Survivors of the 1995 Srebrenica massacre were in court in the Netherlands on Monday for a civil case against the Dutch state.
Hasan Nuhanovic and the descendents of Rizo Mustafic claim Dutch soldiers serving under the UN flag in the Muslim enclave did not do all they could to protect people from the Bosnian Serb army. Over 8,000 men and boys were murdered and buried in mass graves.
Lawyer Liesbether Zegveld says the Dutch troops could have saved Mustafic, an electrician on the UN base, and Muhamed Nuhanovic, younger brother of interpreter Hasan. Mustafic was sent away from the base when the Bosnian Serbs arrived and the Dutch refused to put Muhamed on the list of protected people because he did not have a UN pass.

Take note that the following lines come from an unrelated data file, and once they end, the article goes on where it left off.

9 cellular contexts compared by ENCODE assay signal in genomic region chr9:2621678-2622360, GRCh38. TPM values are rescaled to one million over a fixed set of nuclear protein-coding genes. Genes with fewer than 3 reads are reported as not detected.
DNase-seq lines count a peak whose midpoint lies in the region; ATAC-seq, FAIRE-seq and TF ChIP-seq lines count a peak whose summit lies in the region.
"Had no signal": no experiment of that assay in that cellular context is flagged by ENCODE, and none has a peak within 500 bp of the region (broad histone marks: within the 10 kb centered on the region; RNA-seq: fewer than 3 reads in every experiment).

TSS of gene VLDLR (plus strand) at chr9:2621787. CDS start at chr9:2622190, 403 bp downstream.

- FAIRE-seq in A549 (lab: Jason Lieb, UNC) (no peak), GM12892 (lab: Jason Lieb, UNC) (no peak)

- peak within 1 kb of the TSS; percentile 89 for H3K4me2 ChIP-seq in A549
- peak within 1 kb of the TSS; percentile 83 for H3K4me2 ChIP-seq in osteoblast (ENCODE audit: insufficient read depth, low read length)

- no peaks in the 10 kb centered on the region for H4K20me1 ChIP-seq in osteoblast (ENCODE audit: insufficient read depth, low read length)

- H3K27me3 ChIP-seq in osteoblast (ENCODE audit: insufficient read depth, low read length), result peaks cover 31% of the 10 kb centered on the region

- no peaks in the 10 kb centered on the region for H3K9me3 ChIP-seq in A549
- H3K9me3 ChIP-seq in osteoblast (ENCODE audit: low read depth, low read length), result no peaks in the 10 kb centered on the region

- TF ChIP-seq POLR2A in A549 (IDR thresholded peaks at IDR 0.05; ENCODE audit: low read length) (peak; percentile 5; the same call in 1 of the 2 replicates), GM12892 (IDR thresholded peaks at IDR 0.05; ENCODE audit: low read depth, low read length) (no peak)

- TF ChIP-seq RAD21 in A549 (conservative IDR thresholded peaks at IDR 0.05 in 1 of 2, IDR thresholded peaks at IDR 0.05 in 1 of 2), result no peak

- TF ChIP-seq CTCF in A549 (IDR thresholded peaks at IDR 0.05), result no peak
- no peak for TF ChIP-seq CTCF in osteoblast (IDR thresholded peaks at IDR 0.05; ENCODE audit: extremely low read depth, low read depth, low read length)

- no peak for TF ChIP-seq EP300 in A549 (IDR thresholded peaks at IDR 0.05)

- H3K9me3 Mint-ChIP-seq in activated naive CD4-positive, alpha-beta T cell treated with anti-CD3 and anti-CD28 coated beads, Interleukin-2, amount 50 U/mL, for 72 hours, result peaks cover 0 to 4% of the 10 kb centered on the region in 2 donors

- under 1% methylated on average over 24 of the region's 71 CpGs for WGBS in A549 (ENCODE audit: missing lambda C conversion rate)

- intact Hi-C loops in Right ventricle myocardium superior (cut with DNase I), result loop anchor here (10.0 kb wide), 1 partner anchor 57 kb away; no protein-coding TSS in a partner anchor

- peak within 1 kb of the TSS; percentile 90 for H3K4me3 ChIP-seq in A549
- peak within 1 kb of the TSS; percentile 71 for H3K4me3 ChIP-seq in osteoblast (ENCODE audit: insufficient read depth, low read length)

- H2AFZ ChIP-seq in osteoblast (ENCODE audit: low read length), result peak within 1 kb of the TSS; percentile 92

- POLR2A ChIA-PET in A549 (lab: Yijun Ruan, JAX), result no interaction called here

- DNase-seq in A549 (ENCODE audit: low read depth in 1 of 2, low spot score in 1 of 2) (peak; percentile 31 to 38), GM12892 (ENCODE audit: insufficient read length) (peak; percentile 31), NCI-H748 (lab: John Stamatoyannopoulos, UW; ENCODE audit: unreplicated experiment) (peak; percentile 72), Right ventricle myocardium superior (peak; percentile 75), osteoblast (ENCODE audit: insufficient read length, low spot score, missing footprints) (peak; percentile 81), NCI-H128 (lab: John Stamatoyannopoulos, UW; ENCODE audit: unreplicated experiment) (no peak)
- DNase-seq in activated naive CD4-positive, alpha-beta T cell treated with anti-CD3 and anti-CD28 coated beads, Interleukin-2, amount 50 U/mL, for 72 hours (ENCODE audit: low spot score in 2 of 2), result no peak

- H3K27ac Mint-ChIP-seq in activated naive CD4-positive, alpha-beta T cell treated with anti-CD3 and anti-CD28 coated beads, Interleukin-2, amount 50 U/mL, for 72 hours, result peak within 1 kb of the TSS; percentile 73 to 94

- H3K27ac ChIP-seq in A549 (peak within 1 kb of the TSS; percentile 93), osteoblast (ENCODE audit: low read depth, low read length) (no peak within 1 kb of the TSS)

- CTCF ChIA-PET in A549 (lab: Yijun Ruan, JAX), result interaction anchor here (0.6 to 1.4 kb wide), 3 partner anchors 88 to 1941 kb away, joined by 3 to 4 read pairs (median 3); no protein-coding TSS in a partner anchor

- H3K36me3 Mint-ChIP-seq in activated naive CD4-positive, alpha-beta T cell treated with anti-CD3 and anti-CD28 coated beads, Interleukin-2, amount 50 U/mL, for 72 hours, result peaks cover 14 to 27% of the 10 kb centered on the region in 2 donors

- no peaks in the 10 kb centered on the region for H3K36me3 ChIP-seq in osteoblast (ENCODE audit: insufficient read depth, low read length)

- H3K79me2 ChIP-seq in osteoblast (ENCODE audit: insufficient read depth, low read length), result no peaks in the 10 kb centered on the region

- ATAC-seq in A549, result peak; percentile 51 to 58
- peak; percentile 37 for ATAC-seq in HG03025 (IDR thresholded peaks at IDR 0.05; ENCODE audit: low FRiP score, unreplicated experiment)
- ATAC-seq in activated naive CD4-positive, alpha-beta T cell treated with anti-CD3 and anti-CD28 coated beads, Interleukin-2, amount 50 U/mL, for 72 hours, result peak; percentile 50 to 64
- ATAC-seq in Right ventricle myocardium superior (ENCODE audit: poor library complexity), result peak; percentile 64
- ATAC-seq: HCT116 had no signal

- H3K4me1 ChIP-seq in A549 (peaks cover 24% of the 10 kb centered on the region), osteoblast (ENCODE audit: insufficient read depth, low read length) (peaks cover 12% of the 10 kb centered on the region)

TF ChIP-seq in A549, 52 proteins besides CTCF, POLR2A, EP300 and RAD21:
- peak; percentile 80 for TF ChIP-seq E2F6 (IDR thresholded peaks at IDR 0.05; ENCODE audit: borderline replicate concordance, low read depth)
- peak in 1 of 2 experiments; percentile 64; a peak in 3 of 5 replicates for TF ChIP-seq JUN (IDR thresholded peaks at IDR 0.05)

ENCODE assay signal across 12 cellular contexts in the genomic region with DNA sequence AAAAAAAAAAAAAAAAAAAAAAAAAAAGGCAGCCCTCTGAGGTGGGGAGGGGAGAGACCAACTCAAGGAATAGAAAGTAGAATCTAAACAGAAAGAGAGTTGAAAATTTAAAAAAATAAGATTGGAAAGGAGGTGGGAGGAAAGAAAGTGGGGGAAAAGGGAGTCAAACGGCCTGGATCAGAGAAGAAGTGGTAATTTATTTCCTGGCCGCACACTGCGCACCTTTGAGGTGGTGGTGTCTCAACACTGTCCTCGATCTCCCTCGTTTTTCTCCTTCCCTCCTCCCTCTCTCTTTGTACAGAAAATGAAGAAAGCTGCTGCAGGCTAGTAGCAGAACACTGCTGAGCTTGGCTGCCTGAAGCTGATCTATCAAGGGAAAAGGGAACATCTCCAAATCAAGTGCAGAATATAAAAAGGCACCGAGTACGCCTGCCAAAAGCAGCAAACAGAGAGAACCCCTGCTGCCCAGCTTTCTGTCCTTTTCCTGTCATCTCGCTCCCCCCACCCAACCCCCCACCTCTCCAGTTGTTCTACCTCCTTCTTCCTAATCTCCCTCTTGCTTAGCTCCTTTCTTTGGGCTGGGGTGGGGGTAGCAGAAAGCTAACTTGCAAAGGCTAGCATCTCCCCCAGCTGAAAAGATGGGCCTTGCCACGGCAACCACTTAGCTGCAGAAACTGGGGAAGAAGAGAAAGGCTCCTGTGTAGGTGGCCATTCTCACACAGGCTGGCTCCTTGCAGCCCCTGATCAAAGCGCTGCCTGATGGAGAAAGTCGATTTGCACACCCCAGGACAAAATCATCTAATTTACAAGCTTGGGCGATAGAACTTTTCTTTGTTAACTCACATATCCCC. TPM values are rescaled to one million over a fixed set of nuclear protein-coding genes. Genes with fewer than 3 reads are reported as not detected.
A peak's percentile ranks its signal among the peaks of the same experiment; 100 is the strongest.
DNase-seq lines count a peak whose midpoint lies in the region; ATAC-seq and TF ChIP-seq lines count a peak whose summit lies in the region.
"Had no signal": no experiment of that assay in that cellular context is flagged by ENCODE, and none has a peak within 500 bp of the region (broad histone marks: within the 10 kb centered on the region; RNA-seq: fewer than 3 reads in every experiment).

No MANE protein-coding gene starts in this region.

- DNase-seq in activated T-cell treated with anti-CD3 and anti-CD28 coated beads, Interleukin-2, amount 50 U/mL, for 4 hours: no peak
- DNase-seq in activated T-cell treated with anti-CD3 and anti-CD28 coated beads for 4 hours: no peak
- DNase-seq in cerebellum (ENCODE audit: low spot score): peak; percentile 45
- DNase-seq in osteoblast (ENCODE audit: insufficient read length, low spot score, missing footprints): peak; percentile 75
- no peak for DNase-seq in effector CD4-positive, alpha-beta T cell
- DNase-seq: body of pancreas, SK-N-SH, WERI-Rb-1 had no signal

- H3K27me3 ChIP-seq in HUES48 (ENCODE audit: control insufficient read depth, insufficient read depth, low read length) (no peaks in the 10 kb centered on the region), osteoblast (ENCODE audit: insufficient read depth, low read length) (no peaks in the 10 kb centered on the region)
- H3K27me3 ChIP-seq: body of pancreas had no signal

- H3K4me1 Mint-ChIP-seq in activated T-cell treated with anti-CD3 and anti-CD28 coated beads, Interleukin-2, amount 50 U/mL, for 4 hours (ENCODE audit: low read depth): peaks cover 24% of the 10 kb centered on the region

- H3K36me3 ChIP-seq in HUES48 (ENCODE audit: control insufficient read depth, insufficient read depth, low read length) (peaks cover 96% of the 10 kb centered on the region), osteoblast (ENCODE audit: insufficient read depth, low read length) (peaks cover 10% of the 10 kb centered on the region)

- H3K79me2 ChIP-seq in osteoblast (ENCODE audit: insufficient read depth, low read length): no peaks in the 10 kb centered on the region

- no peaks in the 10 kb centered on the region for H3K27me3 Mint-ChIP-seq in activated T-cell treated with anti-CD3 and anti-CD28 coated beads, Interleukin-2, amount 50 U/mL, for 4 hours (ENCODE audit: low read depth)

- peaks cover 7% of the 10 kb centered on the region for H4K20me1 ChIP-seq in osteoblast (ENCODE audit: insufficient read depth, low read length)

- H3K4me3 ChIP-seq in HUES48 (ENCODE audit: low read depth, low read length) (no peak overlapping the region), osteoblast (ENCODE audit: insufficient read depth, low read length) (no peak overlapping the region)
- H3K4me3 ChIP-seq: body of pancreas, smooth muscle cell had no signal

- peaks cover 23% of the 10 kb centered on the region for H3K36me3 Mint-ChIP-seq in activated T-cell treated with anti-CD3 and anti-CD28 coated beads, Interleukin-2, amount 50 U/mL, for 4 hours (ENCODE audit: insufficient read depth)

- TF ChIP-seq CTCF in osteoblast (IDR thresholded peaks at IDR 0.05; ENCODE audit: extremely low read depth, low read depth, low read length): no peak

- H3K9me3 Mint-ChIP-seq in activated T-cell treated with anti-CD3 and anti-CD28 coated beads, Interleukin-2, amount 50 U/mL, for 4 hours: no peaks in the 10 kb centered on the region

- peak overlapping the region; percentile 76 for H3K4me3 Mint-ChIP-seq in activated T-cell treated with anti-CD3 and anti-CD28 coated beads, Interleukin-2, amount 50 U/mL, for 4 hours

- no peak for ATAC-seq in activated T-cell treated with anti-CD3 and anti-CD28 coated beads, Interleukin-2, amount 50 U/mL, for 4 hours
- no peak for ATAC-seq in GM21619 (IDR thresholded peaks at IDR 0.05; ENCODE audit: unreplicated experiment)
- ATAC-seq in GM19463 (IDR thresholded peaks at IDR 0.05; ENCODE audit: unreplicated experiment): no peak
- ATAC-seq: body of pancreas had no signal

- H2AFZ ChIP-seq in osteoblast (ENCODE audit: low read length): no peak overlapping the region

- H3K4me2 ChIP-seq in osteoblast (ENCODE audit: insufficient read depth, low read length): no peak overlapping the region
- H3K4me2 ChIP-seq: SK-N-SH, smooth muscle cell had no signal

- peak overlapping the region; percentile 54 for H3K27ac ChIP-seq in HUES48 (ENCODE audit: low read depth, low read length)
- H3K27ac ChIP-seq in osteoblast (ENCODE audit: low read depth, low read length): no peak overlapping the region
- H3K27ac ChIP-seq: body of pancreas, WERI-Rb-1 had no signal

‘They were sent to their deaths,’ Zegveld is reported as saying in the Volkskrant. ‘They were exposed to the enemy.’ That, she said, is in contravention of Bosnian law, European law, the Geneva Treaty and the treaty on genocide.
Lawyers for the Dutch state argue that soldiers acted in line with UN instructions, and say only the UN is liable for compensation.
‘It is regrettable, but they were sent away so as not to endanger others,’ said lawyer for the state Bert Jan Houtzagers.
The court ruling is due in September but as both sides are likely to appeal, the case will go on for years, NOS tv reported.
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